‘Bet on Chinese state-owned conglomerates’, says Boston Consulting Group
Firm found state-run entities’ total shareholder returns over a 10-year period beat their western and Japanese counterparts
Boston Consulting Group, one of the world’s top business advisory and consulting groups, is tipping state-owned multi-business conglomerates as solid, future long-term bets.
Based on a study of 380 listed Chinese conglomerates, or their listed subsidiaries, the firm found state-owned conglomerates’ total shareholder returns (TSR) over a ten-year period (2006-15) actually beat their western and Japanese counterparts.
TSR combines share price appreciation and dividends paid to show the total return to shareholders expressed as an annualised percentage.
BCG measured relative TSR, that divides benchmark returns, to measure how stocks outperform or underperform the overall market.
The result is that Chinese conglomerates’ relative TSR registered a median 3.4 per cent, beating the US’s 0.6, the UK’s 3, and Japan’s -1.7 per cent, which BCG attributed to China’s overall strong economic growth and corporate revenue expansion in the past decade.
BCG then examined how performance varies across different ownership. And contrary to public perception, state-owned conglomerates generally outperformed private ones, it said.
In particular, relative TSR of multi-business state-owned conglomerates – such as Cofco Group, China Merchants Group and China Resources – beat all other types, whether over five-year or ten-year terms.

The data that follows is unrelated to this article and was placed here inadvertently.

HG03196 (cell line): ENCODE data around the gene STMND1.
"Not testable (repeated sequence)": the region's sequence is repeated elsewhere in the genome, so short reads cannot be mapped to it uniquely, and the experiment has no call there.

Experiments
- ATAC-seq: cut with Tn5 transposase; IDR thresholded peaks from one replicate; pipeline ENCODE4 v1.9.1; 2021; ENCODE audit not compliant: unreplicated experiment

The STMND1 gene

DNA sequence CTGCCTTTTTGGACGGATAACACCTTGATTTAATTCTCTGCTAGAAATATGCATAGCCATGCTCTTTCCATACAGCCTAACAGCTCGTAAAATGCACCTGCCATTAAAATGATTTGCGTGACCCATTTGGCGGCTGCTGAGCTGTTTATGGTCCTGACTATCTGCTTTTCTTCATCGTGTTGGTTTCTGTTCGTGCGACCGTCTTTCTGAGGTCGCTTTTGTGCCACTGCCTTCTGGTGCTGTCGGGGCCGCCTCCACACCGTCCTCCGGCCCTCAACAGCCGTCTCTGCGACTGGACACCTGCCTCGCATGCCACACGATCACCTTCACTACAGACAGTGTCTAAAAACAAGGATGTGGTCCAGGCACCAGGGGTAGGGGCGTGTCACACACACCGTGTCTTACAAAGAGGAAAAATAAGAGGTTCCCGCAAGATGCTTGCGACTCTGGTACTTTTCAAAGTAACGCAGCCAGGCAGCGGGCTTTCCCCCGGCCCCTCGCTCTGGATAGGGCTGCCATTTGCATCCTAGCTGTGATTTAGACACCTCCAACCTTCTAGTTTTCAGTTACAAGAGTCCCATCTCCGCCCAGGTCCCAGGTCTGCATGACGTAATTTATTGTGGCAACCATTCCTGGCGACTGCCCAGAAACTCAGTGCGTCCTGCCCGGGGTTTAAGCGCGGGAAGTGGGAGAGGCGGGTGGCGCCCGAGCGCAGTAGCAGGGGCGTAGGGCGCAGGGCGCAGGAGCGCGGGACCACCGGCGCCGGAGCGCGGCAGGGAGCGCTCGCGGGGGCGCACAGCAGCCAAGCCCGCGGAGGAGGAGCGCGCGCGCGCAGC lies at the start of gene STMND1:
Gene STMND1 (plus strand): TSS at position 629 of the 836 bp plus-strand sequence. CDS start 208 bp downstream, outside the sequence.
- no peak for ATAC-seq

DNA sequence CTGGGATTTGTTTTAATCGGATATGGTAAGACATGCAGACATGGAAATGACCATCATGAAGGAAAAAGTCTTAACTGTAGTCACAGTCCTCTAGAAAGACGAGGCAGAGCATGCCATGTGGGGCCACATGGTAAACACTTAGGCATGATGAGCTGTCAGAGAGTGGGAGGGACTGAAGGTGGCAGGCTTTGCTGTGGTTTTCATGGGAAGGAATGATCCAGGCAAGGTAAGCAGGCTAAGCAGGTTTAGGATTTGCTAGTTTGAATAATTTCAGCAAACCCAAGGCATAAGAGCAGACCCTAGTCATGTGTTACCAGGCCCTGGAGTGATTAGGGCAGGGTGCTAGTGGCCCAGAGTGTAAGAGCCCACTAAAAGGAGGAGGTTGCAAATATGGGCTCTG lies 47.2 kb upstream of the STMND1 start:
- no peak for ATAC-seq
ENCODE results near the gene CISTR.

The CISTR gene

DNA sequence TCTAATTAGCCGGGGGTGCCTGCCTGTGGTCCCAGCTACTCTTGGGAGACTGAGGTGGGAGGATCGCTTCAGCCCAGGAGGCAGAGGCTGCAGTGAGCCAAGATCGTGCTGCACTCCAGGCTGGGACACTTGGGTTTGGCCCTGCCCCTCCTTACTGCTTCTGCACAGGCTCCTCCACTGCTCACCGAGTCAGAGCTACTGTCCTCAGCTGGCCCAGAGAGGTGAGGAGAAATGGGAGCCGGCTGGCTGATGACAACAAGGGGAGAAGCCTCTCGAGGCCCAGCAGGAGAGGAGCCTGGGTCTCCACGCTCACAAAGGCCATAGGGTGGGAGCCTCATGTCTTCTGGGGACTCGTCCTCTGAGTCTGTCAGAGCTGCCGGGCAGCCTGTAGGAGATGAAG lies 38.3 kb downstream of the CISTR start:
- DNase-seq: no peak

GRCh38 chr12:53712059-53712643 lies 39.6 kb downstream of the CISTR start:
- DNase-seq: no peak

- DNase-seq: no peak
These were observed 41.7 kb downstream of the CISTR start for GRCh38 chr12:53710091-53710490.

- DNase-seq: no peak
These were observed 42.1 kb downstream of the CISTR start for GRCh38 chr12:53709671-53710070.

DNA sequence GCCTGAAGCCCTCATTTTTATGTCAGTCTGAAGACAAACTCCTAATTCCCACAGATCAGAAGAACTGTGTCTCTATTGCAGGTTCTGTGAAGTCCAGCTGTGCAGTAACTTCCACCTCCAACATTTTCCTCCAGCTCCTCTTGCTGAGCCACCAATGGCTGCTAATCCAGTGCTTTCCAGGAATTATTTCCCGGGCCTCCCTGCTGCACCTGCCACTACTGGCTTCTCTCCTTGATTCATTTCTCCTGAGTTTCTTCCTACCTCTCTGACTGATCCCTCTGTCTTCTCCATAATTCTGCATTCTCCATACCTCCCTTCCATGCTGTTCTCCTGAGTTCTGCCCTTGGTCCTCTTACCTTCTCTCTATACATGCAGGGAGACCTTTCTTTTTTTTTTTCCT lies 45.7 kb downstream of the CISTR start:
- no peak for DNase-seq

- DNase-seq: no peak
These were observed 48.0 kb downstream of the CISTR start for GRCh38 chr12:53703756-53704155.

The second-best performing type was single-business private conglomerates, the likes of Lenovo and Tencent, with a median relative TSR of 10.6 per cent, over a ten-year period.
“A great advantage of state-owned conglomerates is their talent pool. Their top leaders can flexibly spot new growth engines and assign their top people to different businesses, while keep a relatively hands-off approach,” said Victor Chen, a principal at BCG, and an author of the report.
The advantage is compounded by state firms’ top management systems, where leaders during their three or five stints at a group can consider multiple businesses in a holistic manner, and have a better grasp of state policy priorities, while leaving specific operations to lower management, in contrast to private conglomerates where leaders tend to micro-manage specific businesses, according to BCG.
Multi-business private conglomerates’ low TSR, added BCG, was because they were often lured into seemingly promising, but unfamiliar sectors.
For example, a private company starting as an industrial manufacturer, may dive into financial services, but the problem, according to Chen, is the business logic required for an industrial sales-led business such as manufacturing is totally different from an operational-focused business, such as financial services, which manufacturers proved bad at.
Ying Luo,a partner and managing director at BCG, said many private Chinese firms’ rapid expansion came at the expense of profitability. Profits were also eaten away by interest payments incurred by debt-fueled growth.
She said closer analysis showed Chinese conglomerates’ five-year TSR was primarily driven by sales expansion, while profit growth and dividend payments contributed little. This problem will become increasingly salient, she added, as China’s economic growth slows.